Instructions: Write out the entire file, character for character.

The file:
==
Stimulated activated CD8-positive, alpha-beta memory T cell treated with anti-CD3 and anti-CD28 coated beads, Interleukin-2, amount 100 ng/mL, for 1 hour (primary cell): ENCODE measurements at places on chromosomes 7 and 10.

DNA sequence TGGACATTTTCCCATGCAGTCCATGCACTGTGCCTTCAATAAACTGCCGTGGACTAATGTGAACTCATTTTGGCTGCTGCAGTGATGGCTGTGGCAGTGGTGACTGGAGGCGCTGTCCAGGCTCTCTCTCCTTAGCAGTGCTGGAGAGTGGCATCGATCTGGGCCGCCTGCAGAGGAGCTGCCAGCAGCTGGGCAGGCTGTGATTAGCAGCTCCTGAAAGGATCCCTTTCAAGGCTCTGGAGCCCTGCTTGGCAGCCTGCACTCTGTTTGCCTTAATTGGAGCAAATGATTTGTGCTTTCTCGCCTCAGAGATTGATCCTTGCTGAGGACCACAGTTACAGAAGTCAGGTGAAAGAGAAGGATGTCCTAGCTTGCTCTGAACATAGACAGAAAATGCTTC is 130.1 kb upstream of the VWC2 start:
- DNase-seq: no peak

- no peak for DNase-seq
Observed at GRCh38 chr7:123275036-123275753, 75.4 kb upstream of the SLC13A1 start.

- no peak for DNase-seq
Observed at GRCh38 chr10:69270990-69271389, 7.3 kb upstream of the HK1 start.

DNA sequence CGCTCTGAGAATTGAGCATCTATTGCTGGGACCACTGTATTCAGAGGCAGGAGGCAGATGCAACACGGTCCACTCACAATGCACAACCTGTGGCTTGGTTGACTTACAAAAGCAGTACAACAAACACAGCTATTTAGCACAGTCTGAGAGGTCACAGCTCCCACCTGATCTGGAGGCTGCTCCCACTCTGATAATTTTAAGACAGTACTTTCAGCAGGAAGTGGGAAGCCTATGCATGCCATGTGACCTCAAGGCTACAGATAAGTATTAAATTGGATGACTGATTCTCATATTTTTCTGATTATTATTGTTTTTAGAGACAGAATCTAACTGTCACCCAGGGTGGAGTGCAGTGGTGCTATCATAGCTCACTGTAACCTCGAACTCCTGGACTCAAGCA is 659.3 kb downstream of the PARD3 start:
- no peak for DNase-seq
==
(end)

Stimulated activated CD8-positive, alpha-beta memory T cell treated with anti-CD3 and anti-CD28 coated beads, Interleukin-2, amount 100 ng/mL, for 1 hour (primary cell): ENCODE measurements at places on chromosomes 7 and 10.

DNA sequence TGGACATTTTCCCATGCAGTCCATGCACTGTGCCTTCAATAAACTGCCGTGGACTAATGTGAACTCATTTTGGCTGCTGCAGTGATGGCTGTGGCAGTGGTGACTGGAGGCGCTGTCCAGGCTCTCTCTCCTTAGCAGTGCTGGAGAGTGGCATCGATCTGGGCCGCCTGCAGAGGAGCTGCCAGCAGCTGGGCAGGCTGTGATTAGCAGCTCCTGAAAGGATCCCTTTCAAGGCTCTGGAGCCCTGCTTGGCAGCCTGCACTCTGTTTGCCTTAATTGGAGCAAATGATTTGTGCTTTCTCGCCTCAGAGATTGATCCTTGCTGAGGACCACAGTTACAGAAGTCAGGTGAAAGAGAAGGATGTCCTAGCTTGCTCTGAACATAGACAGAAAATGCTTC is 130.1 kb upstream of the VWC2 start:
- DNase-seq: no peak

- no peak for DNase-seq
Observed at GRCh38 chr7:123275036-123275753, 75.4 kb upstream of the SLC13A1 start.

- no peak for DNase-seq
Observed at GRCh38 chr10:69270990-69271389, 7.3 kb upstream of the HK1 start.

DNA sequence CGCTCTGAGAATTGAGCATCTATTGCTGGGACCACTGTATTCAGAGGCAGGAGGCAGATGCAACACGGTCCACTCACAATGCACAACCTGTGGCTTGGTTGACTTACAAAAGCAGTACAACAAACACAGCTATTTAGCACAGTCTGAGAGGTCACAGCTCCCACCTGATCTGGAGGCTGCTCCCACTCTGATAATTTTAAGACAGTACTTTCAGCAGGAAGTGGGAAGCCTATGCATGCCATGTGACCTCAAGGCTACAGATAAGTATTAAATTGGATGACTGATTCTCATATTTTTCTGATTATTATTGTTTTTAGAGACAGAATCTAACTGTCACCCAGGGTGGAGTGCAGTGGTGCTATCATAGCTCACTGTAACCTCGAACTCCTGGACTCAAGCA is 659.3 kb downstream of the PARD3 start:
- no peak for DNase-seq